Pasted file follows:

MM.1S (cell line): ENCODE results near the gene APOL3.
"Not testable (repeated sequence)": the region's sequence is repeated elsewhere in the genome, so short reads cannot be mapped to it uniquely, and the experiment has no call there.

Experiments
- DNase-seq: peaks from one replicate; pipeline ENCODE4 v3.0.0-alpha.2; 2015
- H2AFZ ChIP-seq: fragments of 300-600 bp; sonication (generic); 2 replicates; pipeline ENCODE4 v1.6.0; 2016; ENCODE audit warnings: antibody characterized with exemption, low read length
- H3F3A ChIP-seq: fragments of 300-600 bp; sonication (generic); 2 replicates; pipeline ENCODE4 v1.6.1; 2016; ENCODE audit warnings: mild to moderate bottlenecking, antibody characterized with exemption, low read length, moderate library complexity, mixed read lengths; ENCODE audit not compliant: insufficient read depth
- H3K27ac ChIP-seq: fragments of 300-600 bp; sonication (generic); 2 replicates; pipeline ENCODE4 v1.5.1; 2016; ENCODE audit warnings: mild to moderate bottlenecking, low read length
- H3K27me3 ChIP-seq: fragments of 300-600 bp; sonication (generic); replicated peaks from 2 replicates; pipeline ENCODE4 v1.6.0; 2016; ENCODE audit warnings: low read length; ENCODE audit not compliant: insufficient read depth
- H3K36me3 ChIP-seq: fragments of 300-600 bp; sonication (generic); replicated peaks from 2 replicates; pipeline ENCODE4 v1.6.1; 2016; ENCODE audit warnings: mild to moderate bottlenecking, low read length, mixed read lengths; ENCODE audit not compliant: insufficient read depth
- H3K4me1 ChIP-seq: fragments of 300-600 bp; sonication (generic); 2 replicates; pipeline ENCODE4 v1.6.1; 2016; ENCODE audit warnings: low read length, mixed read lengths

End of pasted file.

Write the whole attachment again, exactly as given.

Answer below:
MM.1S (cell line): ENCODE results near the gene APOL3.
"Not testable (repeated sequence)": the region's sequence is repeated elsewhere in the genome, so short reads cannot be mapped to it uniquely, and the experiment has no call there.

Experiments
- DNase-seq: peaks from one replicate; pipeline ENCODE4 v3.0.0-alpha.2; 2015
- H2AFZ ChIP-seq: fragments of 300-600 bp; sonication (generic); 2 replicates; pipeline ENCODE4 v1.6.0; 2016; ENCODE audit warnings: antibody characterized with exemption, low read length
- H3F3A ChIP-seq: fragments of 300-600 bp; sonication (generic); 2 replicates; pipeline ENCODE4 v1.6.1; 2016; ENCODE audit warnings: mild to moderate bottlenecking, antibody characterized with exemption, low read length, moderate library complexity, mixed read lengths; ENCODE audit not compliant: insufficient read depth
- H3K27ac ChIP-seq: fragments of 300-600 bp; sonication (generic); 2 replicates; pipeline ENCODE4 v1.5.1; 2016; ENCODE audit warnings: mild to moderate bottlenecking, low read length
- H3K27me3 ChIP-seq: fragments of 300-600 bp; sonication (generic); replicated peaks from 2 replicates; pipeline ENCODE4 v1.6.0; 2016; ENCODE audit warnings: low read length; ENCODE audit not compliant: insufficient read depth
- H3K36me3 ChIP-seq: fragments of 300-600 bp; sonication (generic); replicated peaks from 2 replicates; pipeline ENCODE4 v1.6.1; 2016; ENCODE audit warnings: mild to moderate bottlenecking, low read length, mixed read lengths; ENCODE audit not compliant: insufficient read depth
- H3K4me1 ChIP-seq: fragments of 300-600 bp; sonication (generic); 2 replicates; pipeline ENCODE4 v1.6.1; 2016; ENCODE audit warnings: low read length, mixed read lengths